Federal court must decide whether BIA should be held responsible for officer’s sexual assault

Former BIA cop impregnated Northern Cheyenne woman, sent to prison, but BIA may be liable

By: - May 12, 2023 2:44 pm

The James F. Battin federal courthouse in Billings, Montana (Photo by Darrell Ehrlick of the Daily Montanan).

In a case that has been to the Montana Supreme Court and the U.S. Ninth Circuit Court of Appeals twice, a federal judge moved closer to determining whether the U.S. government is liable for a law enforcement officer who coerced a woman into having sex with him while on duty and impregnating her.

The criminal case against Dana Bullcoming, a former Bureau of Indian Affairs law enforcement agent on the Northern Cheyenne reservation, has concluded. Bullcoming was prosecuted and convicted of sexual assault on the victim, who also won a $1.6 million judgment against him.

However, a separate lawsuit has made a circuitous journey as attorneys for the U.S. government have argued that Bullcoming was acting outside of his role as a law enforcement officer, and so the federal agency shouldn’t be held liable for his actions.

Attorneys for the victim, identified only as “L.B” in court filings, say that because Bullcoming came to her house and threatened to arrest her for consuming alcohol on the dry reservation unless “something” was done, that the federal government should bear some liability, a point that the U.S. Attorney’s Office has repeatedly denied.

Federal Judge Susan Watters said at a hearing at the James Battin Courthouse in Billings on Friday that her role was determining whether Bullcoming was acting in the scope of his duties as a law enforcement officer.

Assistant U.S. Attorney Randy Tanner argued that Bullcoming was acting only in his personal interests in the sexual assault, and that federal prosecutors had punished him for a crime in which he was convicted and served time in prison.

However, John Heenan, attorney for the victim, said that Bullcoming was in uniform, threatening to take her children away or arrest her, which demonstrates he was acting in the scope of his employment.

The federal case has bounced around as different legal points have been argued throughout the case, including a question the Ninth Circuit had for Montana, which is whether federal law enforcement agencies could be held liable for the action of their employees or if the government was immune. In that court decision issued in 2022, the Supreme Court said the federal government could be held liable if that employee was acting within the scope of their duties.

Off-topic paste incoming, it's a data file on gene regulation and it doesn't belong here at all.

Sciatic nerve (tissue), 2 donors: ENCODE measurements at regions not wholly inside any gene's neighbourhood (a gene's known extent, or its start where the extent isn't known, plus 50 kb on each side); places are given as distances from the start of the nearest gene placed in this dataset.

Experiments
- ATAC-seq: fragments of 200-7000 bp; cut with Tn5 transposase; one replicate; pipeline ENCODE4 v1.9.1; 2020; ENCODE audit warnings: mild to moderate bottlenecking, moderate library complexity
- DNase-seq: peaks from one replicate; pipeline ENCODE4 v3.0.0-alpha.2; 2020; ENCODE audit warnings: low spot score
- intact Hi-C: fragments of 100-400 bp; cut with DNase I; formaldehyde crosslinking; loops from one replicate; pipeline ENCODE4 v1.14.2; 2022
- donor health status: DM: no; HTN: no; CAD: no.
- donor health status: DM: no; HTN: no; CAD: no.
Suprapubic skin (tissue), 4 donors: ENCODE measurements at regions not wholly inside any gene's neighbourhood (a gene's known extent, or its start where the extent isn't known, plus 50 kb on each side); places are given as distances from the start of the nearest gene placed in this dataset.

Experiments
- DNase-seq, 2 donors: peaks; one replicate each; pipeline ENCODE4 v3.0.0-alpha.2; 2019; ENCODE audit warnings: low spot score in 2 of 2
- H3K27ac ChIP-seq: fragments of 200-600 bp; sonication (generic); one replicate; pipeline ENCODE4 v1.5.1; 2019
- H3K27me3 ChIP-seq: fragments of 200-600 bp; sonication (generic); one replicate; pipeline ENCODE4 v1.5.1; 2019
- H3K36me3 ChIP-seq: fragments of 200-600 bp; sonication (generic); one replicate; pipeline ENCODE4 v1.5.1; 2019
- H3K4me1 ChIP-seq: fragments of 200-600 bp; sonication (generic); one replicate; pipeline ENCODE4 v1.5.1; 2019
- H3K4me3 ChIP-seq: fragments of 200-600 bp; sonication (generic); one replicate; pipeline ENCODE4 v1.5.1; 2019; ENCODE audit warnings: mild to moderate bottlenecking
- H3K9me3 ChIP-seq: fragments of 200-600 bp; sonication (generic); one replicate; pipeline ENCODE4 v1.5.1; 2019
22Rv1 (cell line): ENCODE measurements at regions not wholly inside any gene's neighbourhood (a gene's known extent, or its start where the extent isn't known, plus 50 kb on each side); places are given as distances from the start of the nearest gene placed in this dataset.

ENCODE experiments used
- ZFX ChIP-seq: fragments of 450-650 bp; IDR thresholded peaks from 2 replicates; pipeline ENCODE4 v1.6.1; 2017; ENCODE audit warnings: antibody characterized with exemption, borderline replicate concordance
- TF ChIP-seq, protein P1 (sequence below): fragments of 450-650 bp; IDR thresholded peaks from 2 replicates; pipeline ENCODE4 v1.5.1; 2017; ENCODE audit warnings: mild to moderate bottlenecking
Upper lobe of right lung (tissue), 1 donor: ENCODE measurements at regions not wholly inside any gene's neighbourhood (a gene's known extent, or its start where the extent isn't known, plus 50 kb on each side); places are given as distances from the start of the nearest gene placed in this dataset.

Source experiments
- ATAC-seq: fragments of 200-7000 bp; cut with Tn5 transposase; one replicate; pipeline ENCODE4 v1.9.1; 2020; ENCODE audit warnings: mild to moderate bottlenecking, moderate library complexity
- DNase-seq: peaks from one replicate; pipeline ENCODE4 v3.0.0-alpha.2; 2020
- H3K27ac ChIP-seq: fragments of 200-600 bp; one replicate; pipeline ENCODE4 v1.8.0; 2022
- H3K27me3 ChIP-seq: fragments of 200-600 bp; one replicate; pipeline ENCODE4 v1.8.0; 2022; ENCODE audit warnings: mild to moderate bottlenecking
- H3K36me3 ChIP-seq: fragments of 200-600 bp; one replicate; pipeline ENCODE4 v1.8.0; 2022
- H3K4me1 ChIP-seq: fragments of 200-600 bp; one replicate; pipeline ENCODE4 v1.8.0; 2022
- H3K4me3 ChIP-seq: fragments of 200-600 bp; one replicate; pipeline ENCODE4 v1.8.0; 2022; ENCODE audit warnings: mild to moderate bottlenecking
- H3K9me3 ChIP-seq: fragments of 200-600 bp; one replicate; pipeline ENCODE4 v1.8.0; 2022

Tanner argued that sexual assault is never part of the duties of a law enforcement officer’s job, so therefore Bullcoming was acting outside of those duties.

But Heenan argued that law enforcement officers and agencies are held responsible and liable all the time for physical injuries of citizens, particularly in cases of police brutality. Heenan told Watters that in those cases excessive force or abuse is not a part of the duties either.

“In other cases a choke hold or a knee to the neck means that the law enforcement agency is liable for misconduct, but because this is sexual violence, now the government gets to distance itself,” Heenan said. “It’s so naïve and it disregards the records and the courts. Sex equals power and that power was his authority. What the U.S. attorneys are asking is for this court to play the farce that it had no part in it or the punishment is an extremely naïve position.”

During the nearly two-hour hearing on Friday morning, Tanner argued that Bullcoming and the victim had been friends for 30 years and had maintained some romantic interest in each other. He pointed to that as evidence that what transpired was well beyond the scope of a typical law enforcement encounter.

However, Watters seemed to dismiss part of that, saying the court would not ignore the “coercive nature” of the situation, but also had to determine if the act was tied to Bullcoming’s “scope of duty.”

“Every day, my client has to revisit this and see in her daughter’s eyes the person who assaulted her,” Heenan said. “It is downright offensive to present this narrative as kids who had always liked each other. He was threatening to take away her job or her children.”

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Darrell Ehrlick
Darrell Ehrlick

Darrell Ehrlick is the editor-in-chief of the Daily Montanan, after leading his native state’s largest paper, The Billings Gazette. He is an award-winning journalist, author, historian and teacher, whose career has taken him to North Dakota, Minnesota, Wisconsin, Utah, and Wyoming.